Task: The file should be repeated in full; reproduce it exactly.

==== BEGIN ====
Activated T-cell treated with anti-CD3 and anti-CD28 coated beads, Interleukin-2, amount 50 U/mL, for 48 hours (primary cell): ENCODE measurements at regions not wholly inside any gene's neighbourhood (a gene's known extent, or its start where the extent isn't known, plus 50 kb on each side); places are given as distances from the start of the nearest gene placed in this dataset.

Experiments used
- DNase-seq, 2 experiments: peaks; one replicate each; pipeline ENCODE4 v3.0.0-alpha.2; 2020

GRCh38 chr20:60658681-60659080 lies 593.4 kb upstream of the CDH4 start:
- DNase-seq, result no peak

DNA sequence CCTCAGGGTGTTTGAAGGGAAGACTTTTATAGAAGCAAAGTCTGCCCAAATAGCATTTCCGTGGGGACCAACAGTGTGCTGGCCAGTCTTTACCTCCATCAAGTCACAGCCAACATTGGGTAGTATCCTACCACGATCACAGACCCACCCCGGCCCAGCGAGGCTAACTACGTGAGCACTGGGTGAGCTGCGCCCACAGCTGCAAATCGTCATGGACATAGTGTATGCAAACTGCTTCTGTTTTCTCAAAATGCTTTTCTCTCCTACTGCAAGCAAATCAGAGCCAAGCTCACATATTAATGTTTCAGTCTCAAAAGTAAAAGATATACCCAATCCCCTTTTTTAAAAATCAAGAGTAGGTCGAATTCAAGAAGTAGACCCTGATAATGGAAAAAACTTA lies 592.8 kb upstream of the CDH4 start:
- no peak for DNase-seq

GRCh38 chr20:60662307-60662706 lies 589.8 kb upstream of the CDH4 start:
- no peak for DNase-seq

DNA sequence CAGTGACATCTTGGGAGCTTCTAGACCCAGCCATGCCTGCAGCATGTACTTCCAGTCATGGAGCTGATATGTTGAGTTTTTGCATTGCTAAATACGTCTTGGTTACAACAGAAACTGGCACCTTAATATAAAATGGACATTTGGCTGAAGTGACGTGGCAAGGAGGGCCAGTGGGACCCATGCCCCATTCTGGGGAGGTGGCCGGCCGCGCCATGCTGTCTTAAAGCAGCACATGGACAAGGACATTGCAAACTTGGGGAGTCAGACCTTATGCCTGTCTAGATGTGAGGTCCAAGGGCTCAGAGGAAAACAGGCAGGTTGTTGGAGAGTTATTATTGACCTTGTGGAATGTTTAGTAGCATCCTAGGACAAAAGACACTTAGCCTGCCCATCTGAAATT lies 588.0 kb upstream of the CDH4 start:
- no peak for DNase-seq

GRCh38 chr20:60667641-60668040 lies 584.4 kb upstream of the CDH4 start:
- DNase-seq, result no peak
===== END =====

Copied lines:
Activated T-cell treated with anti-CD3 and anti-CD28 coated beads, Interleukin-2, amount 50 U/mL, for 48 hours (primary cell): ENCODE measurements at regions not wholly inside any gene's neighbourhood (a gene's known extent, or its start where the extent isn't known, plus 50 kb on each side); places are given as distances from the start of the nearest gene placed in this dataset.

Experiments used
- DNase-seq, 2 experiments: peaks; one replicate each; pipeline ENCODE4 v3.0.0-alpha.2; 2020

GRCh38 chr20:60658681-60659080 lies 593.4 kb upstream of the CDH4 start:
- DNase-seq, result no peak

DNA sequence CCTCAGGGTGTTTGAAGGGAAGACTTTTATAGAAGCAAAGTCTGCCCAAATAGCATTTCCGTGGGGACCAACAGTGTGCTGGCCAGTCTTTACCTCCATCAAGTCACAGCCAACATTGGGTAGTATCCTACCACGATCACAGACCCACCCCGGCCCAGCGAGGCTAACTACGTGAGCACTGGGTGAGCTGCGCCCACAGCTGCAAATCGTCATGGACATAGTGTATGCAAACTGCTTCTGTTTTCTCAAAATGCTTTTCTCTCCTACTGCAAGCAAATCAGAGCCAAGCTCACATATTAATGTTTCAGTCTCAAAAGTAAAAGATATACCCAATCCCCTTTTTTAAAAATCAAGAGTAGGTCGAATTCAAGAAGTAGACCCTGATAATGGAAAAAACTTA lies 592.8 kb upstream of the CDH4 start:
- no peak for DNase-seq

GRCh38 chr20:60662307-60662706 lies 589.8 kb upstream of the CDH4 start:
- no peak for DNase-seq

DNA sequence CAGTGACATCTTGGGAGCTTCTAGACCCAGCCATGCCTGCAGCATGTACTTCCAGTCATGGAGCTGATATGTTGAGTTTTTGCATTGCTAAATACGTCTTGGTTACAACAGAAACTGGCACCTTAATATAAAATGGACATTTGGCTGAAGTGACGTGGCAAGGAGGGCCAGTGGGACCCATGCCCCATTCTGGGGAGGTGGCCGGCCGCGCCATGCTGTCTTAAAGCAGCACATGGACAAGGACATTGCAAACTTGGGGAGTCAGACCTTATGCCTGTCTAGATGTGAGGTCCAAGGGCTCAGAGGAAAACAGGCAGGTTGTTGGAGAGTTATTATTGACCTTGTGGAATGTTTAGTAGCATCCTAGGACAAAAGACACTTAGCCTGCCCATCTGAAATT lies 588.0 kb upstream of the CDH4 start:
- no peak for DNase-seq

GRCh38 chr20:60667641-60668040 lies 584.4 kb upstream of the CDH4 start:
- DNase-seq, result no peak